Channel Black is a storytelling and media training program that develops the strategy, intervention, and spokesperson skills of social movement leaders and impacted communities. Our goal is to equip marginalized and impacted people with the tools and supports to develop and tell their own stories and have a say in how power and resources in the United States are distributed.
Dangerous and lazy narratives that paint places and groups of people with a broad brush stroke are intentional and political. Over the years, they have been and continue to be cherry-picked and exploited by policymakers and the media for insidious purposes and desired outcomes. These narratives are exclusively violent and intimidating; they are racialized stories that leave people fearful of other people; not to mention, they reinforce long-standing, deeply held ideas and beliefs that uphold the status quo.
Storytelling and ethical narrative framing is important because what we’re told and what we believe about people and places determines how we treat them—and those stories become woven into how we think and how we act. They determine how we vote and how we engage in the systems to which we are all bound. Systems like democracy.
The work of Channel Black is crucial to building trust with the new American electorate. To have a fair discussion among more of us, we have to highlight the voices of a diverse, and often under-heard, population. Besieged by a landscape in which “fake news” and “alternative facts” have fomented suspicion and willful ignorance among a large sector of our population, we are aiming to back up our work with thoughtfulness and critical attention to the true forces that keep us divided.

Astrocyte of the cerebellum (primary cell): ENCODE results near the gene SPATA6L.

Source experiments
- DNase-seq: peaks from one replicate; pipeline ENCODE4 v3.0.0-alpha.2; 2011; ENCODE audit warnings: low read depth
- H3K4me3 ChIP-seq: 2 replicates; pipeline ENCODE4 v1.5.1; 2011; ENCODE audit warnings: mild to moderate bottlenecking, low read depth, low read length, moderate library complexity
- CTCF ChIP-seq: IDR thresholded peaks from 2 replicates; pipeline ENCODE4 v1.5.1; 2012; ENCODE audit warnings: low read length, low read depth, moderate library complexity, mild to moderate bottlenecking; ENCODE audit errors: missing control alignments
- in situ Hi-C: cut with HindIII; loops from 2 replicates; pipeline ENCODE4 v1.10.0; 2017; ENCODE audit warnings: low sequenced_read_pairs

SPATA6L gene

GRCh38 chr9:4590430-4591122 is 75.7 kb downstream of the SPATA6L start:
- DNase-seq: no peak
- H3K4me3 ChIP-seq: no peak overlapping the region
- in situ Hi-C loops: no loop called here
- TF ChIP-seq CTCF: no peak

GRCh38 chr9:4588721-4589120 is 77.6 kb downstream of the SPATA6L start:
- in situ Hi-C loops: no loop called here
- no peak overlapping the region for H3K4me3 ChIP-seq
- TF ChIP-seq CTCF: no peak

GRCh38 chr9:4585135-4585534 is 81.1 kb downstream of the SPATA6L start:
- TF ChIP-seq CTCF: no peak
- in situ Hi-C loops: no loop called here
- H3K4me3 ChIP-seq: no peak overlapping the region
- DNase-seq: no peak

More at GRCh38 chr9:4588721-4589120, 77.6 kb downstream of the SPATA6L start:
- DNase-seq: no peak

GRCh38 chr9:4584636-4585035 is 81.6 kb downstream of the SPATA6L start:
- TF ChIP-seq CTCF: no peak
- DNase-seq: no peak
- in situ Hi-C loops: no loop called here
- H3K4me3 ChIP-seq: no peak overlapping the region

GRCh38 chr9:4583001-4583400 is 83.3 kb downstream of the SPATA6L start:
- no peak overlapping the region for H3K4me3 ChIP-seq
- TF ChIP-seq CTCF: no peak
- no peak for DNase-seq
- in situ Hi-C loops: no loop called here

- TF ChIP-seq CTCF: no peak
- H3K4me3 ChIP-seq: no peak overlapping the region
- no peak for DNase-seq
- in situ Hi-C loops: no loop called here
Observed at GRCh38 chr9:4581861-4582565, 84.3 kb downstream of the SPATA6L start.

Channel Black trainers have developed a nimble training program that will grow the strategy, intervention, and spokesperson skills of marginalized and impacted communities in the fight for fairness, equity, and power. As the conversation on race, racism, transphobia, poverty, climate change and #metoo in America continues to evolve, we will bridge the empathy gap, have courageous conversations, and ensure that democracy includes all Americans, not just a select few.
Black families affected by violence often become a talking point when the news breaks, but rarely do we ever hear directly from those who are actually impacted by this violence, which plagues their lives and community. In order to increase the voices of Black mothers, Shanelle Matthews and Mia Birdsong developed The Black Mama’s Storytelling Fellowship, a program that equips Black mothers with the tools and confidence to be a spokesperson, when it comes to matters pertaining to their own lives. This fellowship was launched via storytelling and media training organization Channel Black. Continue reading.
We must engage in radical truth-telling about marginalized people by marginalized people. Channel Black trainees subvert traditional ideas about who is and is not considered an expert. Story is the connective tissue of the human experience and a necessary conduit towards evolution. Stories live in our bodies and understanding—and celebrating the intersection of human experience and social justice is also a full-body process. Working from a deeply empathetic orientation, we can do more to make sense of our networked lives, of the intersections of humanity embedded in news and media stories, and of how we can increase thriving for al